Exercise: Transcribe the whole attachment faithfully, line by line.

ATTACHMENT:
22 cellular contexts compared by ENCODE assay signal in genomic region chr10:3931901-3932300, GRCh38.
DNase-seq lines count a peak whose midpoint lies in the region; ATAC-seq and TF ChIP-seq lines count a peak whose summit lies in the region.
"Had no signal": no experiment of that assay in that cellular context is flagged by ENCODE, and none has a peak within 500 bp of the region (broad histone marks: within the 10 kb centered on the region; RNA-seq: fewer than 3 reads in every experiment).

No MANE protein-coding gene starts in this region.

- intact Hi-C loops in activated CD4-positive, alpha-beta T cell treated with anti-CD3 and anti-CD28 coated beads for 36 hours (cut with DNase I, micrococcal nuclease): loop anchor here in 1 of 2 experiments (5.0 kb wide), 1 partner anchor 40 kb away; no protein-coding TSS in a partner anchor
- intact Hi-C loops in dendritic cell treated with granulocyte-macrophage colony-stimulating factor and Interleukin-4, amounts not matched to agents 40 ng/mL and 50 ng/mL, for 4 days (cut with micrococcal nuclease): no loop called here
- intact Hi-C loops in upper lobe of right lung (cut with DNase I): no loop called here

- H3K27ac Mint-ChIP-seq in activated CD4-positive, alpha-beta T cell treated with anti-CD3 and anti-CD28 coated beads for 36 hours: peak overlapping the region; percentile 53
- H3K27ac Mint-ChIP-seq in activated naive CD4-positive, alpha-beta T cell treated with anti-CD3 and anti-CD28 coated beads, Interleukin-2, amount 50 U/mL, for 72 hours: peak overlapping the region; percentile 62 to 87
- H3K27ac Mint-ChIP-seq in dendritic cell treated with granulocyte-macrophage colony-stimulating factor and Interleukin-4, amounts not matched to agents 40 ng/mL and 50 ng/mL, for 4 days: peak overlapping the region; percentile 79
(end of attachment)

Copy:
22 cellular contexts compared by ENCODE assay signal in genomic region chr10:3931901-3932300, GRCh38.
DNase-seq lines count a peak whose midpoint lies in the region; ATAC-seq and TF ChIP-seq lines count a peak whose summit lies in the region.
"Had no signal": no experiment of that assay in that cellular context is flagged by ENCODE, and none has a peak within 500 bp of the region (broad histone marks: within the 10 kb centered on the region; RNA-seq: fewer than 3 reads in every experiment).

No MANE protein-coding gene starts in this region.

- intact Hi-C loops in activated CD4-positive, alpha-beta T cell treated with anti-CD3 and anti-CD28 coated beads for 36 hours (cut with DNase I, micrococcal nuclease): loop anchor here in 1 of 2 experiments (5.0 kb wide), 1 partner anchor 40 kb away; no protein-coding TSS in a partner anchor
- intact Hi-C loops in dendritic cell treated with granulocyte-macrophage colony-stimulating factor and Interleukin-4, amounts not matched to agents 40 ng/mL and 50 ng/mL, for 4 days (cut with micrococcal nuclease): no loop called here
- intact Hi-C loops in upper lobe of right lung (cut with DNase I): no loop called here

- H3K27ac Mint-ChIP-seq in activated CD4-positive, alpha-beta T cell treated with anti-CD3 and anti-CD28 coated beads for 36 hours: peak overlapping the region; percentile 53
- H3K27ac Mint-ChIP-seq in activated naive CD4-positive, alpha-beta T cell treated with anti-CD3 and anti-CD28 coated beads, Interleukin-2, amount 50 U/mL, for 72 hours: peak overlapping the region; percentile 62 to 87
- H3K27ac Mint-ChIP-seq in dendritic cell treated with granulocyte-macrophage colony-stimulating factor and Interleukin-4, amounts not matched to agents 40 ng/mL and 50 ng/mL, for 4 days: peak overlapping the region; percentile 79